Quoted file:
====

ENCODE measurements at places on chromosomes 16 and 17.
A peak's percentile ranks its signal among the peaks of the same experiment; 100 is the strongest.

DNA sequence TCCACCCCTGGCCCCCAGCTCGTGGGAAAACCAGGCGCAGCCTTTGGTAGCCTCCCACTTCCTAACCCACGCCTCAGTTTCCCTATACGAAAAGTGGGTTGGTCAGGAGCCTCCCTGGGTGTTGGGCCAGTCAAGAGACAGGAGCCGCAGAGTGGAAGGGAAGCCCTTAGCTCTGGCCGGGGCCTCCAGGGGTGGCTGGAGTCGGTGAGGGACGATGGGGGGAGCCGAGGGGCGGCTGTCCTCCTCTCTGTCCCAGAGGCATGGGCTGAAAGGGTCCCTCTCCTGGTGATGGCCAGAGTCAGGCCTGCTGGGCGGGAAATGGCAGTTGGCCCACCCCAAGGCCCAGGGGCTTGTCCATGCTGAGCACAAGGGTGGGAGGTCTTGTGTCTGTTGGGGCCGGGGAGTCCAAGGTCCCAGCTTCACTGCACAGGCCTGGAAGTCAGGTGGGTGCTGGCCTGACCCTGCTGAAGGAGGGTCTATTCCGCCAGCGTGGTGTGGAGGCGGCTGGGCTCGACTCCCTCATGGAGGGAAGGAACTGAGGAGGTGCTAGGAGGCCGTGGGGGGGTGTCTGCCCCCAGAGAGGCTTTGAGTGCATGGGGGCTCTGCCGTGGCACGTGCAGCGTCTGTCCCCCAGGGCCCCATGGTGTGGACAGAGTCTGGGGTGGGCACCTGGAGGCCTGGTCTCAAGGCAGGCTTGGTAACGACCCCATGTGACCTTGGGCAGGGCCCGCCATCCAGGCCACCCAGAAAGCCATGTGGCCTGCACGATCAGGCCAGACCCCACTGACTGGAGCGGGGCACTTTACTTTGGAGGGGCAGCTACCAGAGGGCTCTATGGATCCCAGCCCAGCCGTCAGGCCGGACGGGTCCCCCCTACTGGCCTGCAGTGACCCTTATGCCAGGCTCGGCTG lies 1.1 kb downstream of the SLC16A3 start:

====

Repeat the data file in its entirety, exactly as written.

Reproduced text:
ENCODE measurements at places on chromosomes 16 and 17.
A peak's percentile ranks its signal among the peaks of the same experiment; 100 is the strongest.

DNA sequence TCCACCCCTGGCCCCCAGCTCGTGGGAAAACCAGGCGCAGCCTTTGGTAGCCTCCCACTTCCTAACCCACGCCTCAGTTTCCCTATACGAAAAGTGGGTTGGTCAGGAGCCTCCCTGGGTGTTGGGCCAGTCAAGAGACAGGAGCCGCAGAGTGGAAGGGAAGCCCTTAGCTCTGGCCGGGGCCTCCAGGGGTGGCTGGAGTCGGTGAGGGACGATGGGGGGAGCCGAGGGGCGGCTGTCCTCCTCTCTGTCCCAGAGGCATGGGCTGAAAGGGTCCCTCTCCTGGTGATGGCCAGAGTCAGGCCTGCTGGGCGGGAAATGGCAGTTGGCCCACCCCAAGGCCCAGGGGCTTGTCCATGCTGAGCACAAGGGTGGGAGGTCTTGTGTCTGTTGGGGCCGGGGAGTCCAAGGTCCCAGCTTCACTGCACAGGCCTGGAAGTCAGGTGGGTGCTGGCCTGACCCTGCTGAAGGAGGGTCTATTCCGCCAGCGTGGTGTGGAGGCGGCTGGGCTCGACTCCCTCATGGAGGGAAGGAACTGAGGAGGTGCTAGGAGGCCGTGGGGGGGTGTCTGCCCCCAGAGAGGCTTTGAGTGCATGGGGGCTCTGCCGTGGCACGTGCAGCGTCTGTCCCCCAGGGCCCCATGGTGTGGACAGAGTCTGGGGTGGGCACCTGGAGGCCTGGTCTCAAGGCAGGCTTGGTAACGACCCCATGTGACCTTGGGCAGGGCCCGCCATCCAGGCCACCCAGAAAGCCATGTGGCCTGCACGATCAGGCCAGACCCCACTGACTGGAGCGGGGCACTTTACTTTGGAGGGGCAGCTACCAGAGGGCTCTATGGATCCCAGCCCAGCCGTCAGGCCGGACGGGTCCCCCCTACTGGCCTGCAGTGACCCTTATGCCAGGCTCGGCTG lies 1.1 kb downstream of the SLC16A3 start: